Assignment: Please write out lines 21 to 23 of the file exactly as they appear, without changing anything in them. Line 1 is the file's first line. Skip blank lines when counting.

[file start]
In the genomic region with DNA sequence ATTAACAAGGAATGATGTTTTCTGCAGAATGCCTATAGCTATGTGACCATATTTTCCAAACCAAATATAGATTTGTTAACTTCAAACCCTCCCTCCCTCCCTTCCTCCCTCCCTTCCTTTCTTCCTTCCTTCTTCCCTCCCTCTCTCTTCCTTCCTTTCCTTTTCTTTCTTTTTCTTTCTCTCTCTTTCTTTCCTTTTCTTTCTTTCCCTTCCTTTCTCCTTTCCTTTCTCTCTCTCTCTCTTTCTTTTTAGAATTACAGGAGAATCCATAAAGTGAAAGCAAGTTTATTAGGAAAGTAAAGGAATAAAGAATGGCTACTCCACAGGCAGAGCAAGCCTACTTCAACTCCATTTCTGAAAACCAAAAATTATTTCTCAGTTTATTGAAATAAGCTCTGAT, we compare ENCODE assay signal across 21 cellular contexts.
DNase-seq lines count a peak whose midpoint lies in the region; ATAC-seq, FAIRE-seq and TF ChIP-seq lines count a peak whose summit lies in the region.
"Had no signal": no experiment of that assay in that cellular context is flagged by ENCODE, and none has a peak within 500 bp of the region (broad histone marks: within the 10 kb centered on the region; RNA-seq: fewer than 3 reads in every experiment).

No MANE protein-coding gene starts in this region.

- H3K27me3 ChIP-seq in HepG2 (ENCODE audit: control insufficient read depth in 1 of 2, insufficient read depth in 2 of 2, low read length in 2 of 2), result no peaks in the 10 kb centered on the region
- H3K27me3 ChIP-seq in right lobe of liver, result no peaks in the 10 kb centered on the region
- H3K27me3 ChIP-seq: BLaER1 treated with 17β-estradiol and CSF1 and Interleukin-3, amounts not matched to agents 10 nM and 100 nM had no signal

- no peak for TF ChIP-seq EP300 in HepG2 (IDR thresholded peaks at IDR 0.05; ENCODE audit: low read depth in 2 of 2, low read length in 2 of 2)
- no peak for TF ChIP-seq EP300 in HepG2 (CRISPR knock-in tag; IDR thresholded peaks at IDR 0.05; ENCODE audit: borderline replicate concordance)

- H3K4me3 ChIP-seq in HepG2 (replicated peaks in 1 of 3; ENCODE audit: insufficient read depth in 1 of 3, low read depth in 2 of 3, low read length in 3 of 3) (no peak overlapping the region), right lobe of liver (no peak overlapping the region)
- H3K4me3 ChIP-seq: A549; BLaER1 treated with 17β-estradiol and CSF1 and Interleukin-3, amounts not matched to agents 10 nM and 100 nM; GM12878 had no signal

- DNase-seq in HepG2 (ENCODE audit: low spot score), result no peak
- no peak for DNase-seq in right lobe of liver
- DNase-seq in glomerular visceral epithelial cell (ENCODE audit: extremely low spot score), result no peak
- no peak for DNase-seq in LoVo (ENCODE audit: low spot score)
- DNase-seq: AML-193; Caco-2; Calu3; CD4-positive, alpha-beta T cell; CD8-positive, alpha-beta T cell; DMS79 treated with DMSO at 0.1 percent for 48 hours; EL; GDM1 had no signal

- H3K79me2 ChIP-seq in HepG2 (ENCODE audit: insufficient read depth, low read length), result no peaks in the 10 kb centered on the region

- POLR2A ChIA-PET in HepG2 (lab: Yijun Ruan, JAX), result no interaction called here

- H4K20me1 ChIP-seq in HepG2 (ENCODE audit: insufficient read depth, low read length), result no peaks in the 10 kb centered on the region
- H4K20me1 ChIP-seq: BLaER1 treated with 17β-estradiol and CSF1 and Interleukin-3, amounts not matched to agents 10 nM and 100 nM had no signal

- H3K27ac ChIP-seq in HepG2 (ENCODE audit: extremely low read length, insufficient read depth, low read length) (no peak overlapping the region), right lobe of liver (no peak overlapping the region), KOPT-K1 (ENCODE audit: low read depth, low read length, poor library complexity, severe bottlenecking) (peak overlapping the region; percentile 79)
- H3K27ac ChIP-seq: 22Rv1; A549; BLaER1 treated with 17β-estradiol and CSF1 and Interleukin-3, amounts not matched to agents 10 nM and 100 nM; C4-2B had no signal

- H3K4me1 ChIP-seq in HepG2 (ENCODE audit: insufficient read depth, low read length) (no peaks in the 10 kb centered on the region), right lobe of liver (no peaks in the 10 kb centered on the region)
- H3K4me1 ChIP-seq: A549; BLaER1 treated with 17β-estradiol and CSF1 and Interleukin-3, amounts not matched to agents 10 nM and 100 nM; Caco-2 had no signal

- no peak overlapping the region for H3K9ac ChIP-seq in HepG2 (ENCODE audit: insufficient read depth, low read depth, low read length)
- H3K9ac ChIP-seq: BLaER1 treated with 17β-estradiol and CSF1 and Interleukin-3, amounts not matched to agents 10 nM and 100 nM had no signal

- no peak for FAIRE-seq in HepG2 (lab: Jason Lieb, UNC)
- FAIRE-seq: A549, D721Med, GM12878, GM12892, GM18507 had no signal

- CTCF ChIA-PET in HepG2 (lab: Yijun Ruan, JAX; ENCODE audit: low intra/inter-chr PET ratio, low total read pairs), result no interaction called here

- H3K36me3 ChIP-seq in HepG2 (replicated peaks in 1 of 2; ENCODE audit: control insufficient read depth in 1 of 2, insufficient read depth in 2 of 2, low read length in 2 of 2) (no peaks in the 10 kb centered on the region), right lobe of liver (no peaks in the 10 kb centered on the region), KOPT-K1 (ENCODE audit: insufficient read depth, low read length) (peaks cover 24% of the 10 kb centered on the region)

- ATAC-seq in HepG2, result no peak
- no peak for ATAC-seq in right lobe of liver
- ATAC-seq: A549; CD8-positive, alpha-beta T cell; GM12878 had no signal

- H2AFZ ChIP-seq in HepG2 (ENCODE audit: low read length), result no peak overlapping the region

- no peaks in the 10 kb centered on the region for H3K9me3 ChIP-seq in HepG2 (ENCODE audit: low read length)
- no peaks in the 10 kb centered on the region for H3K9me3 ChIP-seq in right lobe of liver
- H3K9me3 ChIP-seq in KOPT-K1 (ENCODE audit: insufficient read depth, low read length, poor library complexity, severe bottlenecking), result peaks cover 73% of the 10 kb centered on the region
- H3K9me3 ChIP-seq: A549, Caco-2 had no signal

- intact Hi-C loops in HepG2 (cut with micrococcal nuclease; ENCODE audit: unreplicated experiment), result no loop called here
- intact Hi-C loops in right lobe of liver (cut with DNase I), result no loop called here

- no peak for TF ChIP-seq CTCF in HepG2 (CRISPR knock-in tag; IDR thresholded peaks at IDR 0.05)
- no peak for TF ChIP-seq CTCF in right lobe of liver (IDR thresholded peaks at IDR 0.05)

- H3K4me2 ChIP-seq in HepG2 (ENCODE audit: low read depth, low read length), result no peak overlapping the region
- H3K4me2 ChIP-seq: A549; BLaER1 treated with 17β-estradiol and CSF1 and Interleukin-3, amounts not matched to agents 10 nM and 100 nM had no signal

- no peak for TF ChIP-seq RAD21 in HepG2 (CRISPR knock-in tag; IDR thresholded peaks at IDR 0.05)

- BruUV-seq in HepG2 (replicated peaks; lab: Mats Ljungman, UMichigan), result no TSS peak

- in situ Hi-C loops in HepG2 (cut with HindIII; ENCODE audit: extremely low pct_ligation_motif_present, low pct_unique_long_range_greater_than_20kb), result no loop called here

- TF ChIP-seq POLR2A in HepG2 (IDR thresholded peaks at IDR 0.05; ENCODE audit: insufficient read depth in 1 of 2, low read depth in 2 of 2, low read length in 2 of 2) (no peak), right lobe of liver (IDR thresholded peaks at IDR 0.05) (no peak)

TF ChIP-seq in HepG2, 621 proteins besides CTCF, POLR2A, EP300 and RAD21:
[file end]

- H3K27ac ChIP-seq in HepG2 (ENCODE audit: extremely low read length, insufficient read depth, low read length) (no peak overlapping the region), right lobe of liver (no peak overlapping the region), KOPT-K1 (ENCODE audit: low read depth, low read length, poor library complexity, severe bottlenecking) (peak overlapping the region; percentile 79)
- H3K27ac ChIP-seq: 22Rv1; A549; BLaER1 treated with 17β-estradiol and CSF1 and Interleukin-3, amounts not matched to agents 10 nM and 100 nM; C4-2B had no signal

- H3K4me1 ChIP-seq in HepG2 (ENCODE audit: insufficient read depth, low read length) (no peaks in the 10 kb centered on the region), right lobe of liver (no peaks in the 10 kb centered on the region)